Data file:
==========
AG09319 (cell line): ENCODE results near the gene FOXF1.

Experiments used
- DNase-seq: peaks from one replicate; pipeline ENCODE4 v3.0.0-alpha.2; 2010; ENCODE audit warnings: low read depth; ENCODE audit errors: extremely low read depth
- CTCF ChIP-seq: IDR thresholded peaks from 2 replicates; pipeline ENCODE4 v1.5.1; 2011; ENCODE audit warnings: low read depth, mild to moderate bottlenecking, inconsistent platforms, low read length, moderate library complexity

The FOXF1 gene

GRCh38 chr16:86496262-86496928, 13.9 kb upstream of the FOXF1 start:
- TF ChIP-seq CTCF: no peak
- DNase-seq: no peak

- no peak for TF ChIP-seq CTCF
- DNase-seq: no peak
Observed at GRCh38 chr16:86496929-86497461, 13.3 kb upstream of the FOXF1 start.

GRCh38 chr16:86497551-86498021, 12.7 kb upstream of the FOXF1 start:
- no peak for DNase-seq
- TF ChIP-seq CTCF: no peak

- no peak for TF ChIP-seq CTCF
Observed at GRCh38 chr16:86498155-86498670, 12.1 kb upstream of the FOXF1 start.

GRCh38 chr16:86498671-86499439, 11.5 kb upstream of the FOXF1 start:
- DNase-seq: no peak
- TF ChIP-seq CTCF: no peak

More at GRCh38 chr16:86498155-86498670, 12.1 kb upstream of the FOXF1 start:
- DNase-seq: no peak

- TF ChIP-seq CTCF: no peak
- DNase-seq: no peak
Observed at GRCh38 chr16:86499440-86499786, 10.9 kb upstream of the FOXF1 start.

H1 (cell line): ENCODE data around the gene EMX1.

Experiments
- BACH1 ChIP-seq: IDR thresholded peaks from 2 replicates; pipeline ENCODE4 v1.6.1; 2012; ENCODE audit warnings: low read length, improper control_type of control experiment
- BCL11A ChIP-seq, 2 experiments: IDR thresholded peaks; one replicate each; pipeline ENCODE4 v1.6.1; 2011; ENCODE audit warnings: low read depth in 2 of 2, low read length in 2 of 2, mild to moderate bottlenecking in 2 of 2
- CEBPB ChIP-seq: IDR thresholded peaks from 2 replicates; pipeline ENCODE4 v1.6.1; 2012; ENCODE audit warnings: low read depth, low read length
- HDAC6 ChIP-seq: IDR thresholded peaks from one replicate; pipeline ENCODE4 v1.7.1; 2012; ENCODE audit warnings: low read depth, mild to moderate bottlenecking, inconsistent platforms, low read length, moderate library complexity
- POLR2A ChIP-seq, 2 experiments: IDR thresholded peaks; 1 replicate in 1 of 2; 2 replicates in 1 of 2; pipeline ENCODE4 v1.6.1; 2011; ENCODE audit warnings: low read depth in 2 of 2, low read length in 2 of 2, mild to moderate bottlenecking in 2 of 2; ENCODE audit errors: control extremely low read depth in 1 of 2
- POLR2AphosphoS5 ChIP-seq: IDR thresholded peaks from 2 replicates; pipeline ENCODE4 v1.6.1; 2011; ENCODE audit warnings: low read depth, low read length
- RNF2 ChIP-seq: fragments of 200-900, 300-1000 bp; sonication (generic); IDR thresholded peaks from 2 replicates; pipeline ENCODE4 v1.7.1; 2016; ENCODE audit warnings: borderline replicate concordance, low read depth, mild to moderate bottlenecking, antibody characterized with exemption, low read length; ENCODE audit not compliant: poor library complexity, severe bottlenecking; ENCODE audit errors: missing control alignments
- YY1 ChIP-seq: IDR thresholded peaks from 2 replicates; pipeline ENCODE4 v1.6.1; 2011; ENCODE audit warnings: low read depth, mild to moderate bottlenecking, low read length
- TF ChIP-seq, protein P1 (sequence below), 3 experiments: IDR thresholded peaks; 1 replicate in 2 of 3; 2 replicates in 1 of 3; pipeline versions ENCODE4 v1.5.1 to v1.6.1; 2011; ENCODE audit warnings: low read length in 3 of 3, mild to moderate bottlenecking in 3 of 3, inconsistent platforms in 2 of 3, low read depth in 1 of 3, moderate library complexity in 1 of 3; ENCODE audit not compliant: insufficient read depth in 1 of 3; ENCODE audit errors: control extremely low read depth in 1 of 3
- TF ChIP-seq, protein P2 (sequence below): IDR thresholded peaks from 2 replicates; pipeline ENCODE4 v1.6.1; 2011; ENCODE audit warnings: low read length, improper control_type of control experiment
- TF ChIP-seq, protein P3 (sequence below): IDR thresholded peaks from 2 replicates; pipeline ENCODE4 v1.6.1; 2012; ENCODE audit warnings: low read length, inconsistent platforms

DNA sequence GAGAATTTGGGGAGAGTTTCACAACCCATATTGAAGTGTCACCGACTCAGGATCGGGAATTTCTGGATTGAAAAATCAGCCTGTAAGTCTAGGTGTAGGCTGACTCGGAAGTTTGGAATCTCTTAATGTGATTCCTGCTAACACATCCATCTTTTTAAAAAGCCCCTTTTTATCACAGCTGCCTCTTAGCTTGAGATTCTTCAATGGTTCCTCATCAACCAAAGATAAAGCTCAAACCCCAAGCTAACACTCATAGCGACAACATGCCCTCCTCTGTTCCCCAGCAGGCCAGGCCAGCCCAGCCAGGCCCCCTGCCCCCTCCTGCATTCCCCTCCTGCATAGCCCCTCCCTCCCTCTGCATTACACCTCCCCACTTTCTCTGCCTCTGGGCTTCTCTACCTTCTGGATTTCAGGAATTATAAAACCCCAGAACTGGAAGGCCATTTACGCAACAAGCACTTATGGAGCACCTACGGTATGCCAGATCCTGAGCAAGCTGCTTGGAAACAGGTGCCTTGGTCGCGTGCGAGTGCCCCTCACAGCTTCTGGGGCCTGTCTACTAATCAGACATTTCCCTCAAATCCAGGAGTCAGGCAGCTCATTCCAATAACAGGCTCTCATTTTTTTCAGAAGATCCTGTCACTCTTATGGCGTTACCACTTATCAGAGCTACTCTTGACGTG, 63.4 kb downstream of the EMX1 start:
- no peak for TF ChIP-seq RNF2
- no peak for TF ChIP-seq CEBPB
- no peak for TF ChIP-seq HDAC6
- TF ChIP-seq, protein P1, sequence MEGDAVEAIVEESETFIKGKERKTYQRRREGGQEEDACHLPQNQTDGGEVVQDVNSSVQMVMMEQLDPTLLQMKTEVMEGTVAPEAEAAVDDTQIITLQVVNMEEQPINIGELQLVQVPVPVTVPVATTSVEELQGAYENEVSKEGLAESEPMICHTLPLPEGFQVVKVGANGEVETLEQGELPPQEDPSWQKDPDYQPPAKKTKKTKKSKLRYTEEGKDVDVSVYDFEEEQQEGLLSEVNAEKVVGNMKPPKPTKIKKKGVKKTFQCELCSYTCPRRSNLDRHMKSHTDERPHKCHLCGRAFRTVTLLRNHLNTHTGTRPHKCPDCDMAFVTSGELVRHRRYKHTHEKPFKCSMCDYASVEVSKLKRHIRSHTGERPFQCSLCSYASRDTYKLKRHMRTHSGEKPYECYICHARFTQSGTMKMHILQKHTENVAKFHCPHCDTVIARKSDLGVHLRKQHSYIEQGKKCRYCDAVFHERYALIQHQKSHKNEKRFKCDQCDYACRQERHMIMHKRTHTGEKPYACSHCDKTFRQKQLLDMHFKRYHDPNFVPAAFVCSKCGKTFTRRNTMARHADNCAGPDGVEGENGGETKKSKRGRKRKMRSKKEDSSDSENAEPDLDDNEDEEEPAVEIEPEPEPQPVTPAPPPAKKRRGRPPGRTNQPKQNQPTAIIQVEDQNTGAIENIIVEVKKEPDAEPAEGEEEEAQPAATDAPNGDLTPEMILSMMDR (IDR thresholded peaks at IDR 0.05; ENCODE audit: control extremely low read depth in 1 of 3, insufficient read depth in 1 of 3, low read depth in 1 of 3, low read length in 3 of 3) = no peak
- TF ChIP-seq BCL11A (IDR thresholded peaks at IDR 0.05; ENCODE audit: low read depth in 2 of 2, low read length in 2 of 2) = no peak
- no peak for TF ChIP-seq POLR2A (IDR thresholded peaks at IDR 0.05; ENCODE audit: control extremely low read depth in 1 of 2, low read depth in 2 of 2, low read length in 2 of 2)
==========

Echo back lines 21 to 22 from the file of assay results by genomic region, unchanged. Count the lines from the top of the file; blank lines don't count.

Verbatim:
- DNase-seq: no peak

- TF ChIP-seq CTCF: no peak